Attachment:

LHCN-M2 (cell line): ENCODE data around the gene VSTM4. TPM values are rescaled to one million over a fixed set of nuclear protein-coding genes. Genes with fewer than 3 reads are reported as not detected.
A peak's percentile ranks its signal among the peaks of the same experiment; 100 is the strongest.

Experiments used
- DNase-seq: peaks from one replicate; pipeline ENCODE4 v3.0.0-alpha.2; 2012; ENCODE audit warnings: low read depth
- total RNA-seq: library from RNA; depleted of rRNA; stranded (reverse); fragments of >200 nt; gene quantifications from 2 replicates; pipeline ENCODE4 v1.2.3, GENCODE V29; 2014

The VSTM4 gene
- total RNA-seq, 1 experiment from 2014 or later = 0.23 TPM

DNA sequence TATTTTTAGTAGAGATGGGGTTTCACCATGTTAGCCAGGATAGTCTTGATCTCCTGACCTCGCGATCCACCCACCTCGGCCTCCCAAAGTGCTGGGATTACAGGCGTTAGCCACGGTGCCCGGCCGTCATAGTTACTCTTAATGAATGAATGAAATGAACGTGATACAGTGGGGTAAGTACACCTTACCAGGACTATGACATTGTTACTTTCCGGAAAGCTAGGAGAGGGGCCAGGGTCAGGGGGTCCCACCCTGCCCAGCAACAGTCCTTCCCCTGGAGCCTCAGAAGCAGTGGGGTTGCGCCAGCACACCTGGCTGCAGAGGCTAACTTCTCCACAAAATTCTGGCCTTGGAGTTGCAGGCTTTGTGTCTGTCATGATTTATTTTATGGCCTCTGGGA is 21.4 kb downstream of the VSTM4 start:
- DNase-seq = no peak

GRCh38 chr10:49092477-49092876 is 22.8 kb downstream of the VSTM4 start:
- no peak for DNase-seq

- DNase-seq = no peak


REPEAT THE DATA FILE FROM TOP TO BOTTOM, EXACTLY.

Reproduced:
LHCN-M2 (cell line): ENCODE data around the gene VSTM4. TPM values are rescaled to one million over a fixed set of nuclear protein-coding genes. Genes with fewer than 3 reads are reported as not detected.
A peak's percentile ranks its signal among the peaks of the same experiment; 100 is the strongest.

Experiments used
- DNase-seq: peaks from one replicate; pipeline ENCODE4 v3.0.0-alpha.2; 2012; ENCODE audit warnings: low read depth
- total RNA-seq: library from RNA; depleted of rRNA; stranded (reverse); fragments of >200 nt; gene quantifications from 2 replicates; pipeline ENCODE4 v1.2.3, GENCODE V29; 2014

The VSTM4 gene
- total RNA-seq, 1 experiment from 2014 or later = 0.23 TPM

DNA sequence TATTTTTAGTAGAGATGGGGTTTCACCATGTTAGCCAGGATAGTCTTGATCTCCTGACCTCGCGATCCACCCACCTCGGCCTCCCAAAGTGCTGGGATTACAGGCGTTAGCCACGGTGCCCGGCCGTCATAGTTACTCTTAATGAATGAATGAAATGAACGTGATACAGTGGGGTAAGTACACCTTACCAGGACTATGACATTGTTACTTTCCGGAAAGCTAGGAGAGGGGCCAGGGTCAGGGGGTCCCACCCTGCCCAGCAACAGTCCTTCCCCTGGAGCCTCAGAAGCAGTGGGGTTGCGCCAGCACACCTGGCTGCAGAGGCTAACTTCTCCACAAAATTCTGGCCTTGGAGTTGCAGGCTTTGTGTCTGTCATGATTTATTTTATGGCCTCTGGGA is 21.4 kb downstream of the VSTM4 start:
- DNase-seq = no peak

GRCh38 chr10:49092477-49092876 is 22.8 kb downstream of the VSTM4 start:
- no peak for DNase-seq

- DNase-seq = no peak